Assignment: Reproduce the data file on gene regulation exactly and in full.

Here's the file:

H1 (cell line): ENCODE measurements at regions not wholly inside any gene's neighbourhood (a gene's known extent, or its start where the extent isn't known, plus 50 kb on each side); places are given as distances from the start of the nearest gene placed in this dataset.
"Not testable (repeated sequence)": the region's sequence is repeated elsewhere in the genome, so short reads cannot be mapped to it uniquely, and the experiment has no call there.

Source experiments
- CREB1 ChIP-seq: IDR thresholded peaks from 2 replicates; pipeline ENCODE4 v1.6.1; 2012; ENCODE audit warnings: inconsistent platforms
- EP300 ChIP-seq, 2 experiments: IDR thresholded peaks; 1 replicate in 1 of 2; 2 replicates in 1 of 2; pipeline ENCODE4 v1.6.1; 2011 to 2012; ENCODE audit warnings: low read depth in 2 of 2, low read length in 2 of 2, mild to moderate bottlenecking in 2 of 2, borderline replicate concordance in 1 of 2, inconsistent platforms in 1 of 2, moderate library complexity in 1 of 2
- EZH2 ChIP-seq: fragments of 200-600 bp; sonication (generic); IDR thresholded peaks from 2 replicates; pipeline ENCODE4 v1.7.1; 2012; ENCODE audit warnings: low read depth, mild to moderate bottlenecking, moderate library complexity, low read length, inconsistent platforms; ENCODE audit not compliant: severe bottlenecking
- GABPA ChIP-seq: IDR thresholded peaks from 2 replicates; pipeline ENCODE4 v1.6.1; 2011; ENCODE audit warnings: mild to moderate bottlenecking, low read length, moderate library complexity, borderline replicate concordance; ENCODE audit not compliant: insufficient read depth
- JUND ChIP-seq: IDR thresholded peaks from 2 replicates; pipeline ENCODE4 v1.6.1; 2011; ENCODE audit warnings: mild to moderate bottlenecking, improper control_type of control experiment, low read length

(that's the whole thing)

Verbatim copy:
H1 (cell line): ENCODE measurements at regions not wholly inside any gene's neighbourhood (a gene's known extent, or its start where the extent isn't known, plus 50 kb on each side); places are given as distances from the start of the nearest gene placed in this dataset.
"Not testable (repeated sequence)": the region's sequence is repeated elsewhere in the genome, so short reads cannot be mapped to it uniquely, and the experiment has no call there.

Source experiments
- CREB1 ChIP-seq: IDR thresholded peaks from 2 replicates; pipeline ENCODE4 v1.6.1; 2012; ENCODE audit warnings: inconsistent platforms
- EP300 ChIP-seq, 2 experiments: IDR thresholded peaks; 1 replicate in 1 of 2; 2 replicates in 1 of 2; pipeline ENCODE4 v1.6.1; 2011 to 2012; ENCODE audit warnings: low read depth in 2 of 2, low read length in 2 of 2, mild to moderate bottlenecking in 2 of 2, borderline replicate concordance in 1 of 2, inconsistent platforms in 1 of 2, moderate library complexity in 1 of 2
- EZH2 ChIP-seq: fragments of 200-600 bp; sonication (generic); IDR thresholded peaks from 2 replicates; pipeline ENCODE4 v1.7.1; 2012; ENCODE audit warnings: low read depth, mild to moderate bottlenecking, moderate library complexity, low read length, inconsistent platforms; ENCODE audit not compliant: severe bottlenecking
- GABPA ChIP-seq: IDR thresholded peaks from 2 replicates; pipeline ENCODE4 v1.6.1; 2011; ENCODE audit warnings: mild to moderate bottlenecking, low read length, moderate library complexity, borderline replicate concordance; ENCODE audit not compliant: insufficient read depth
- JUND ChIP-seq: IDR thresholded peaks from 2 replicates; pipeline ENCODE4 v1.6.1; 2011; ENCODE audit warnings: mild to moderate bottlenecking, improper control_type of control experiment, low read length